Preprints
https://doi.org/10.5194/egusphere-2023-1494
https://doi.org/10.5194/egusphere-2023-1494
11 Sep 2023
 | 11 Sep 2023

Effects of longwave radiative cooling on advection fog over the Northwest Pacific Ocean: Observations and large eddy simulations

Liu Yang, Saisai Ding, Jing-Wu Liu, and Su-Ping Zhang

Abstract. During the boreal summer, the prevailing southerlies traverse the sharp sea surface temperature (SST) front in the Northwest Pacific (NWP) Ocean, creating a stable air-sea interface characterized by surface air temperature (SAT) higher than SST, which promotes the frequent occurrence of advection fog. However, long-term shipborne observations reveal that during episodes of advection fog, SAT usually decreases below SST, with a peak relative frequency (~34.5 %) to all fog observations before sunrise and a minimum relative frequency (~18.8 %) before sunset. From a Lagrangian perspective, this study employs a turbulence-closure large-eddy simulation (LES) model to trace a fog column across the SST front and investigates how SAT drops below the SST during an advection fog event. The LES model, incorporating constant solar radiation, successfully simulates the evolution of advection fog and the negative SAT-SST. Simulation results show that once the near-surface air condenses, the thermal turbulence is generated by strong longwave radiation cooling (LWC) at the fog top. The influence of LWC on the fog layer surpasses the cooling effect of the near-surface mechanical turbulence ~2 hours after the fog formation, while the fog column is still positioned over the SST front. When the fog column arrives the cold flank of the SST front, the top-down developing mixed layer induced by the LWC reaches the surface, causing the SAT to drop below SST. The LES model with diurnal solar radiation well simulates the diurnal variation in SAT-SST during the fog event, suggesting that the model captures the essential processes responsible for negative SAT-SST. This study highlights the significance of fog-top cooling and its associated thermal turbulence in the evolution of advection fog. Given the challenges faced by numerical weather prediction models in forecasting sea fog, our findings suggest that observations of negative SAT-SST during advection fog episodes present an opportunity to enhance the performance of these models in simulating the thermal turbulence induced by the LWC at the fog top.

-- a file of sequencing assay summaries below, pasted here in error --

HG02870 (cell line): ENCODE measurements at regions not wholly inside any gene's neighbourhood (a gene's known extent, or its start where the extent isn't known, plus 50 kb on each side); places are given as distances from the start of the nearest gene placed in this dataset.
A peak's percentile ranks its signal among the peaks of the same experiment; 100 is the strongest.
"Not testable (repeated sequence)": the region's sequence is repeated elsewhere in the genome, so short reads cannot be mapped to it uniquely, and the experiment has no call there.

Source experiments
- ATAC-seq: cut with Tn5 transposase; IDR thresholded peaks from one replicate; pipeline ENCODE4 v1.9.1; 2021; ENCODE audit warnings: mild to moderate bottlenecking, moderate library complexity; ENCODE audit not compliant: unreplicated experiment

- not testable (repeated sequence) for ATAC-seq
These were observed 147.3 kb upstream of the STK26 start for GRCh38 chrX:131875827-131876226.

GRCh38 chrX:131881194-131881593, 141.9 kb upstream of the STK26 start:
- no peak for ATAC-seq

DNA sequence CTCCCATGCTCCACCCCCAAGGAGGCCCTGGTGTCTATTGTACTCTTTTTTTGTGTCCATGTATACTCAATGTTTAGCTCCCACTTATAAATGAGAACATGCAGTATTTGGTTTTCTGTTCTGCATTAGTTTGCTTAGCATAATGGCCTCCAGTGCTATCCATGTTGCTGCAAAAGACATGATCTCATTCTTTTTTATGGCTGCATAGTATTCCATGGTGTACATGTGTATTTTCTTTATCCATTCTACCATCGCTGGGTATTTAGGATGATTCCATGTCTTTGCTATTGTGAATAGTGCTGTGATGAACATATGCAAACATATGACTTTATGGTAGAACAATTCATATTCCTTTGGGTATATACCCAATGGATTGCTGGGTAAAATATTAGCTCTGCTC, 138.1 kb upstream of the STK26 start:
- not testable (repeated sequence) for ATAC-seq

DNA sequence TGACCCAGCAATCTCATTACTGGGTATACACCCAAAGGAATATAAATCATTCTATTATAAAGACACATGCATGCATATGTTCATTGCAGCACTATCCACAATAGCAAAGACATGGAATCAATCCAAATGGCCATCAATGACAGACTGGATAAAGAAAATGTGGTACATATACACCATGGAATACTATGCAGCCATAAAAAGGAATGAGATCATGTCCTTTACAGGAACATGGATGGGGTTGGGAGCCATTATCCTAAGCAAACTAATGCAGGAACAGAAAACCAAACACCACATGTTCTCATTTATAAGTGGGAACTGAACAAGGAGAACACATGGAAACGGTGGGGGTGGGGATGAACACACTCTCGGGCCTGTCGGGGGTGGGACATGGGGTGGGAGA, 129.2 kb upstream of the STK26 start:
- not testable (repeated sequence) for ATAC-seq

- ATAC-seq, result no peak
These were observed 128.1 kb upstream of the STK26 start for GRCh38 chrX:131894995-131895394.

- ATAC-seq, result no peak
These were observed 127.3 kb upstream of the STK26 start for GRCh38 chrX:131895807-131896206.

Liu Yang, Saisai Ding, Jing-Wu Liu, and Su-Ping Zhang

Status: closed

Comment types: AC – author | RC – referee | CC – community | EC – editor | CEC – chief editor | : Report abuse
  • CC1: 'Comment on egusphere-2023-1494', Hermann Gerber, 13 Sep 2023
  • RC1: 'Comment on egusphere-2023-1494', Anonymous Referee #1, 10 Oct 2023
  • RC2: 'Comment on egusphere-2023-1494', Mónica Zamora Zapata, 17 Oct 2023

Status: closed

Comment types: AC – author | RC – referee | CC – community | EC – editor | CEC – chief editor | : Report abuse
  • CC1: 'Comment on egusphere-2023-1494', Hermann Gerber, 13 Sep 2023
  • RC1: 'Comment on egusphere-2023-1494', Anonymous Referee #1, 10 Oct 2023
  • RC2: 'Comment on egusphere-2023-1494', Mónica Zamora Zapata, 17 Oct 2023
Liu Yang, Saisai Ding, Jing-Wu Liu, and Su-Ping Zhang
Liu Yang, Saisai Ding, Jing-Wu Liu, and Su-Ping Zhang

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Short summary
Advection fog occurs when warm and moist air moves over a cold sea surface. In this situation, the temperature of the foggy air usually drops below the sea surface temperature (SST), particularly at night. High-resolution simulations show that the cooling effect of longwave radiation from the top of the fog layer permeates through the fog, resulting in a cooling of the surface air below SST. This study emphasizes the significance of monitoring air temperature to enhance sea fog forecasting.